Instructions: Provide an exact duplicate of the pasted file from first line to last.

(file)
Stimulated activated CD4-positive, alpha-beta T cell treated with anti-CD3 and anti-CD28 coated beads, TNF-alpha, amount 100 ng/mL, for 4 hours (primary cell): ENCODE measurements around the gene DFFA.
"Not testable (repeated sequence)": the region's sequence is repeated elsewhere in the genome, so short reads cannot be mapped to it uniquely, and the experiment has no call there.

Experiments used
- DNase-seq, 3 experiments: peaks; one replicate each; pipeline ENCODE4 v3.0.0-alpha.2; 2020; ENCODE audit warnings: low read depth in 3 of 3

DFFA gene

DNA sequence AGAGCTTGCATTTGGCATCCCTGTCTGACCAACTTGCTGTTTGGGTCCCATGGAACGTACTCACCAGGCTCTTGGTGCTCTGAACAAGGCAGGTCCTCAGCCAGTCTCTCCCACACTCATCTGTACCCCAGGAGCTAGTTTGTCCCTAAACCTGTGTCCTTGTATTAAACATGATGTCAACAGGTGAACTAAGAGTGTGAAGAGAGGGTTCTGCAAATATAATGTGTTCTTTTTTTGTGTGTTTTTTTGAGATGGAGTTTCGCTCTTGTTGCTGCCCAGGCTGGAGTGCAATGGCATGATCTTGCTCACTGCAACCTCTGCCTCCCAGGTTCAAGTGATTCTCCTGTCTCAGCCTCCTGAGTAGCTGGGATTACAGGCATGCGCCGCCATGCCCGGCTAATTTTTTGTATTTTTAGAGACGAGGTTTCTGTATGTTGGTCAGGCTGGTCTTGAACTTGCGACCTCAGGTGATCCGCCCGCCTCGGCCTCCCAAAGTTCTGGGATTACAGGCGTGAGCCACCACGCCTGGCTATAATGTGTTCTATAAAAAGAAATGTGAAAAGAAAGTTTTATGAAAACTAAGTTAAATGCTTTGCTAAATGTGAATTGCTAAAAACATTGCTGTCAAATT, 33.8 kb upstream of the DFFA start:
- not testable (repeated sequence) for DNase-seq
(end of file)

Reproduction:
Stimulated activated CD4-positive, alpha-beta T cell treated with anti-CD3 and anti-CD28 coated beads, TNF-alpha, amount 100 ng/mL, for 4 hours (primary cell): ENCODE measurements around the gene DFFA.
"Not testable (repeated sequence)": the region's sequence is repeated elsewhere in the genome, so short reads cannot be mapped to it uniquely, and the experiment has no call there.

Experiments used
- DNase-seq, 3 experiments: peaks; one replicate each; pipeline ENCODE4 v3.0.0-alpha.2; 2020; ENCODE audit warnings: low read depth in 3 of 3

DFFA gene

DNA sequence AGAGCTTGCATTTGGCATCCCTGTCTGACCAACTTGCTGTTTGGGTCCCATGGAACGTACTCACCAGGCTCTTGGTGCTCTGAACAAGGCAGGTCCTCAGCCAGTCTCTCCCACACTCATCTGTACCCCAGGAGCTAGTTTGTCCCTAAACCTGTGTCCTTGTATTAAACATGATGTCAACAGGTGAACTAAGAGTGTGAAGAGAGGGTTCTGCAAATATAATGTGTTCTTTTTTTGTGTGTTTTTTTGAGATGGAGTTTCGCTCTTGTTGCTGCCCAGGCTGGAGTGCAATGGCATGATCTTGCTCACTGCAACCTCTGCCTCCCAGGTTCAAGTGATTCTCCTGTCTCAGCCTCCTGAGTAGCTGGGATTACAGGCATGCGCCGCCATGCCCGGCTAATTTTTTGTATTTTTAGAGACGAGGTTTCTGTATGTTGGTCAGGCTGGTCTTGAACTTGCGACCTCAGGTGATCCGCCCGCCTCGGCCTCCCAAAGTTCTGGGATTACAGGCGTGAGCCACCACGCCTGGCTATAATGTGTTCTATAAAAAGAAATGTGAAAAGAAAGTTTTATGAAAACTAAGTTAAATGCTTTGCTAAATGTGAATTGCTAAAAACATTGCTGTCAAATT, 33.8 kb upstream of the DFFA start:
- not testable (repeated sequence) for DNase-seq